Blockchain Bites: Aussie press muses Bitcoin as a gold replacement; US SEC out to make waves in lawsuit filed against Ripple; Regulators rattled about surge in scams; Singapore digital asset custodian given the all-clear

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Michael Bacina, Barbara Vrettos and Shannon Hatheier from the Piper Alderman Blockchain Group keep you informed about the latest legal, regulatory and project updates in the field of blockchain and digital law.

The Australian press ponders Bitcoin as a gold substitute …

With Bitcoin’s price soaring over Christmas and New Years, this week started with two more conservative media outlets in Australia considering whether Bitcoin is a stable asset. The Financial Review (Paywall), usually critical of the digital currency, pondered the reasons for the rise in Bitcoin’s price, while the right-wing legal notice The Australia reproduced an article in the Times comparing Bitcoin to gold as a safe haven. The FinReview cited three reasons for Bitcoin’s rise:

  1. Fear of missing out (FOMO) Companies like Microstrategy, which are investing hundreds of millions in Bitcoin, Square, which are buying USD 50 million, and Paypal, which are offering Bitcoin purchases in their app (for US users), and GrayScale Trust, which are buying more Bitcoin than they are mining will (resulting in continued buying pressure) have institutional support on Bitcoin that has never been seen before.

  2. Demand for inflation hedges The global M1 money supply has increased significantly over the past year. The attractive fixed offer of bitcoin of 21 million bitcoin, programmed into the source code for the bitcoin blockchain in a way that cannot be changed (unless more than 50% of bitcoin miners agree and have confidence in the Destroy the system), offers an extremely practical inflation hedge in Bitcoin, in which no intermediary offers a complex product and the counterparty risk is almost zero.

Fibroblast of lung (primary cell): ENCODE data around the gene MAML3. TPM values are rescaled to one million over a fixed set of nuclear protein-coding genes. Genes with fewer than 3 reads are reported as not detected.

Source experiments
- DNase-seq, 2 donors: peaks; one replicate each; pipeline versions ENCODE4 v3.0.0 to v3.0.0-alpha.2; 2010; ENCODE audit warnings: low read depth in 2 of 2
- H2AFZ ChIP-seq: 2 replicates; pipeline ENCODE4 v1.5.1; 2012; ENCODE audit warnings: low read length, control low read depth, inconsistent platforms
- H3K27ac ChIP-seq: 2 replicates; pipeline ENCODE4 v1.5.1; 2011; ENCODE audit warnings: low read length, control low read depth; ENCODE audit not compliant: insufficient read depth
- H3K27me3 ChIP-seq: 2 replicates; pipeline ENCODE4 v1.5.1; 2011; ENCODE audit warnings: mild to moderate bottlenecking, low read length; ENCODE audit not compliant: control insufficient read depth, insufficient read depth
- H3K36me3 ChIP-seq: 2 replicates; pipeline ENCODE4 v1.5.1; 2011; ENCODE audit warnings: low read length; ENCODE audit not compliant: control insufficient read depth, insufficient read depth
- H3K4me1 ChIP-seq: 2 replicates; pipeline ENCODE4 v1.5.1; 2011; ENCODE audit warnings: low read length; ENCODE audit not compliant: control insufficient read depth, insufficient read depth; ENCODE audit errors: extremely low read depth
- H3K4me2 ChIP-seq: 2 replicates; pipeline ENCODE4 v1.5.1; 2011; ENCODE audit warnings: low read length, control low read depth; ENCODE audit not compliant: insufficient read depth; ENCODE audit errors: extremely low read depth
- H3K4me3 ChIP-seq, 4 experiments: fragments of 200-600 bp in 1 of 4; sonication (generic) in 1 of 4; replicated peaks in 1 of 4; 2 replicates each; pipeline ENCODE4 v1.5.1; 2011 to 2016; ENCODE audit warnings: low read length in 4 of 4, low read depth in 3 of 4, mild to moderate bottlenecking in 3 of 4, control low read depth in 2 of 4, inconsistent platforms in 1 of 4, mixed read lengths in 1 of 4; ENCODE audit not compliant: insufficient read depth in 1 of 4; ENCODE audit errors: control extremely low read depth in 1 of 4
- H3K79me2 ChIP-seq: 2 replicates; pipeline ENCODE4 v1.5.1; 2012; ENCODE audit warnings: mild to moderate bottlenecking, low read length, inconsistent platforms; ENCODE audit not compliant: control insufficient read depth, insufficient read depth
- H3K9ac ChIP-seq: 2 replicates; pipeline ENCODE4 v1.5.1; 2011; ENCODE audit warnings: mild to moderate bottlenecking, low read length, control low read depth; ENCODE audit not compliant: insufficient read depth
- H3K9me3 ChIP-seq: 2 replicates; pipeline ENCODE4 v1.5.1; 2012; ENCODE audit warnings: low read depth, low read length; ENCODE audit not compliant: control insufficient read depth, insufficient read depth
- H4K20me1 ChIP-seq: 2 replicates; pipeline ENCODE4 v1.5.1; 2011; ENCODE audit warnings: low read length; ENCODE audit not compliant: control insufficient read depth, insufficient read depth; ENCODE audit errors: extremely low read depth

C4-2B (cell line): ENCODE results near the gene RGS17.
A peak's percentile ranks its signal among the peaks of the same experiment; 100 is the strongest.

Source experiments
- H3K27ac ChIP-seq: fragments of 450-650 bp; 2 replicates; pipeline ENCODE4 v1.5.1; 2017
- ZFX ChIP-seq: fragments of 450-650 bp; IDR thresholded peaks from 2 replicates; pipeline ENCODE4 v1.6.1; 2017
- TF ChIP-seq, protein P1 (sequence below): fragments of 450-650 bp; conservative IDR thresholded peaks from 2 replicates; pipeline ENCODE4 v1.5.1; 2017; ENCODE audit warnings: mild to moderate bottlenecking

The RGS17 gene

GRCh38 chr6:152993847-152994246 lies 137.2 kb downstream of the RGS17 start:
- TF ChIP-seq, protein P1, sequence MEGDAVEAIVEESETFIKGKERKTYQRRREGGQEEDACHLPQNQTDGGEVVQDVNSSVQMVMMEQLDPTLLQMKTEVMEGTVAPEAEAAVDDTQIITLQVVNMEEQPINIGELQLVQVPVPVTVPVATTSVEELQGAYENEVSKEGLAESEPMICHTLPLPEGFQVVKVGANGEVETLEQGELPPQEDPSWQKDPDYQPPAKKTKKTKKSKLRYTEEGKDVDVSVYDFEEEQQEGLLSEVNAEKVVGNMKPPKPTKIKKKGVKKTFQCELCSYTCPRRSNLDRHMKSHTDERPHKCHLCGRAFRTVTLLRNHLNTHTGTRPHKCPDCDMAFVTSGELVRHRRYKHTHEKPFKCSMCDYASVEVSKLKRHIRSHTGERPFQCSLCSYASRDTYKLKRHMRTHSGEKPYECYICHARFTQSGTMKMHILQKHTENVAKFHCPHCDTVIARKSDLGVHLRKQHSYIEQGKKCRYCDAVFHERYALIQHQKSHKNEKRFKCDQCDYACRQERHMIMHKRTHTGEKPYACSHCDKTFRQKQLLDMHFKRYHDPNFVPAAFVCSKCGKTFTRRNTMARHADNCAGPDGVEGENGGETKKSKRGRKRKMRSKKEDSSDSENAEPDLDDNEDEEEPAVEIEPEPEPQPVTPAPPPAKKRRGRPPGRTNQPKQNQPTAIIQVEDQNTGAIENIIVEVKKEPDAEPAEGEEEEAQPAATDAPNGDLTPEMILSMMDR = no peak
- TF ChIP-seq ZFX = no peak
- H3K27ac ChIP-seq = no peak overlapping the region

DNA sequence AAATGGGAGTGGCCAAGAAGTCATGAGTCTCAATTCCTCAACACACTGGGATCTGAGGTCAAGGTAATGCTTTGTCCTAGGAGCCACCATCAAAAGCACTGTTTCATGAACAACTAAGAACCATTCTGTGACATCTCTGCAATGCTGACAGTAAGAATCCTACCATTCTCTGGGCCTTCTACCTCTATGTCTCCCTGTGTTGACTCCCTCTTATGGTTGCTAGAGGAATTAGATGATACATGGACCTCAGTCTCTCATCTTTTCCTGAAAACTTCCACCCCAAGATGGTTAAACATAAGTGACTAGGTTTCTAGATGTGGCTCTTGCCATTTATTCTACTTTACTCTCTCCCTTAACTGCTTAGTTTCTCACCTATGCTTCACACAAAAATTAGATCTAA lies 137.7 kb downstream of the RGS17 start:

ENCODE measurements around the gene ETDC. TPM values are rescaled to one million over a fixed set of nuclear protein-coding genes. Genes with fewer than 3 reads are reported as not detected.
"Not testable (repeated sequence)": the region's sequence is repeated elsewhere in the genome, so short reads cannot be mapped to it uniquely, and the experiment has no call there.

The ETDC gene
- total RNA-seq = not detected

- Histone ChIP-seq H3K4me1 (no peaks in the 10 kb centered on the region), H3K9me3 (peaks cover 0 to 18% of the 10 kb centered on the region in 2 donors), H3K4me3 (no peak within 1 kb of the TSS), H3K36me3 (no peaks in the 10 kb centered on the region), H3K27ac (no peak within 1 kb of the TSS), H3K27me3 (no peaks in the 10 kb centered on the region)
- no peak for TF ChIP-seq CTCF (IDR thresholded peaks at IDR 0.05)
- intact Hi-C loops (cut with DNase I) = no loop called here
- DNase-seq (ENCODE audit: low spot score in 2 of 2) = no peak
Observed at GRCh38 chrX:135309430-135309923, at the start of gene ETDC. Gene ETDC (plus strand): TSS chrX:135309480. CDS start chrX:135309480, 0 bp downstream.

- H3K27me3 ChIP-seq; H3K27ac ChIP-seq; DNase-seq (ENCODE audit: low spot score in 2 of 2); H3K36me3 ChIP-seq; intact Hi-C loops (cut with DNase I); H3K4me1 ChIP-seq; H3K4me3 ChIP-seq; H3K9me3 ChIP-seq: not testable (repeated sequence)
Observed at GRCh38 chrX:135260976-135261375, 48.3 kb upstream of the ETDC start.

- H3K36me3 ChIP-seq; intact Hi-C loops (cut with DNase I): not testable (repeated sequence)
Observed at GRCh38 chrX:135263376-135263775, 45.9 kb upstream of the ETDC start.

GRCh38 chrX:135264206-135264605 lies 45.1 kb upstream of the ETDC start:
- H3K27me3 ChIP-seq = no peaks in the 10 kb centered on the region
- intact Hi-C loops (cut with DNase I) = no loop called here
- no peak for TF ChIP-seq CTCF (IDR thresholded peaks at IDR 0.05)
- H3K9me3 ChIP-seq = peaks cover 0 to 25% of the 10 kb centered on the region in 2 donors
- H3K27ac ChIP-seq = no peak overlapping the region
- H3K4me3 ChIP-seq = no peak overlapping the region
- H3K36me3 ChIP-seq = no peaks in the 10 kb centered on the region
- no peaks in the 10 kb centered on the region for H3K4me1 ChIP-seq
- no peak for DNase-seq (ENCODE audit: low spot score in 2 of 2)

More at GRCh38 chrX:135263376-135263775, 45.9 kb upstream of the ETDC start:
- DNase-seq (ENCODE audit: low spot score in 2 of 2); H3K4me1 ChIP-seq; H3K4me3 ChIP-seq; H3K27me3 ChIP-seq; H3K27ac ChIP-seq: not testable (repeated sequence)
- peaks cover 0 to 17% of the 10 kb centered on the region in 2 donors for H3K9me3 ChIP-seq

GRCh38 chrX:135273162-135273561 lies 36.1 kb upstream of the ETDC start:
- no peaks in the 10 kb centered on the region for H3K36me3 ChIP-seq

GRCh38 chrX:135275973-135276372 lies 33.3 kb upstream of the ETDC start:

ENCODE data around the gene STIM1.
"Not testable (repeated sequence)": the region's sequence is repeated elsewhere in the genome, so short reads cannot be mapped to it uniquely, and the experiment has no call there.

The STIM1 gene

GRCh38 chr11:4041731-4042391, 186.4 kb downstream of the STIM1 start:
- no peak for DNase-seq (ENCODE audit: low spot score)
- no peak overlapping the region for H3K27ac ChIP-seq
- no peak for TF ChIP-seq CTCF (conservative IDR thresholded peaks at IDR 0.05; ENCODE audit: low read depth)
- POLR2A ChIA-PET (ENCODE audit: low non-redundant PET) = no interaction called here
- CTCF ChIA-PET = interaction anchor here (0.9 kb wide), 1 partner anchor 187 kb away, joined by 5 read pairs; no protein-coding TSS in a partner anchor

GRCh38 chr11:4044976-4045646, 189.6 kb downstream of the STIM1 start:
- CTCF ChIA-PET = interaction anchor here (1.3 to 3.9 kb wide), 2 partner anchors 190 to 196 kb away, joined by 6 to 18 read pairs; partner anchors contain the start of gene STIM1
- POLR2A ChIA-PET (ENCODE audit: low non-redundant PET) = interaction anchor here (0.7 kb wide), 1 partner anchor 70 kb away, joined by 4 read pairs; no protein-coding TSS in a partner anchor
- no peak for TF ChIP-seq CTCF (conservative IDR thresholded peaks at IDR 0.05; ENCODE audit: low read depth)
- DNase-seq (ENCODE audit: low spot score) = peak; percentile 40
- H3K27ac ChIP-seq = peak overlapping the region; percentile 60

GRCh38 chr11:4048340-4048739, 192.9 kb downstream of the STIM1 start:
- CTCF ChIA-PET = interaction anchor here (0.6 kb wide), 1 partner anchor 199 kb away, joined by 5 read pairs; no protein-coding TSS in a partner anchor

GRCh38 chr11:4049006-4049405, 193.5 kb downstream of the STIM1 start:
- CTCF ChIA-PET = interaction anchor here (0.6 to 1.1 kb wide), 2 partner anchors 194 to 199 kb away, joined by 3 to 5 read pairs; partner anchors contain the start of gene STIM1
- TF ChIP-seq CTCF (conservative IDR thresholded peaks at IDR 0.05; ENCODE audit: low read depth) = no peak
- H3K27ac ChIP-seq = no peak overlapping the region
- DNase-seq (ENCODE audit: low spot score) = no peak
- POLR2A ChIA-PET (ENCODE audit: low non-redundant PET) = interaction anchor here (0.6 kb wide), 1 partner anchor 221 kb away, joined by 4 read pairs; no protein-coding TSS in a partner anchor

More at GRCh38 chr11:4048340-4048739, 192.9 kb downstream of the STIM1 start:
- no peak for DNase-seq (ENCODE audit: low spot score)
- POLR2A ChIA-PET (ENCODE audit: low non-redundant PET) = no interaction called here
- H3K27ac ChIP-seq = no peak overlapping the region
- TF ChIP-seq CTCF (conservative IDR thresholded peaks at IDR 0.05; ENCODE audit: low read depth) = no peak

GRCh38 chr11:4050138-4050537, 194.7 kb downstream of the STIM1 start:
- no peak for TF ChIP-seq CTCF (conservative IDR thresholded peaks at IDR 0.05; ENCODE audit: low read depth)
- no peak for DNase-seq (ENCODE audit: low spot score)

3. Increased legitimacy Citing the recent letter from the U.S. auditor on stablecoin banking, FinReview acknowledges the increasing normalization of digital currencies, and Bitcoin is the leading currency in the field

While the future clearly lies in the blockchain, a warming of the financial and business news media in Australia towards digital currencies is to be welcomed and welcomed.

US SEC wants to make waves in lawsuit against Ripple

Just before the end of 2020, the SEC filed a lawsuit against Ripple Labs and its two top executives alleging they had illegally sold more than 14.6 billion units of the digital asset “XRP”. The lawsuit targets conduct dating back to 2013 in which, according to the SEC, Ripple sold over $ 1.38 billion in XRP to fund Ripple Labs’ operations. The SEC claims that this sale had to be registered as a sale of securities.

The discussion about whether XRP can be considered a security due to its close relationship with Ripple Labs is not a new issue. The association with Ripple Labs implies greater centralization than Bitcoin or Ethereum, for example, where the SEC previously stated that the lack of a third party “whose efforts are a crucial factor for the company” means that these tokens are likely not to be considered Securities under US law.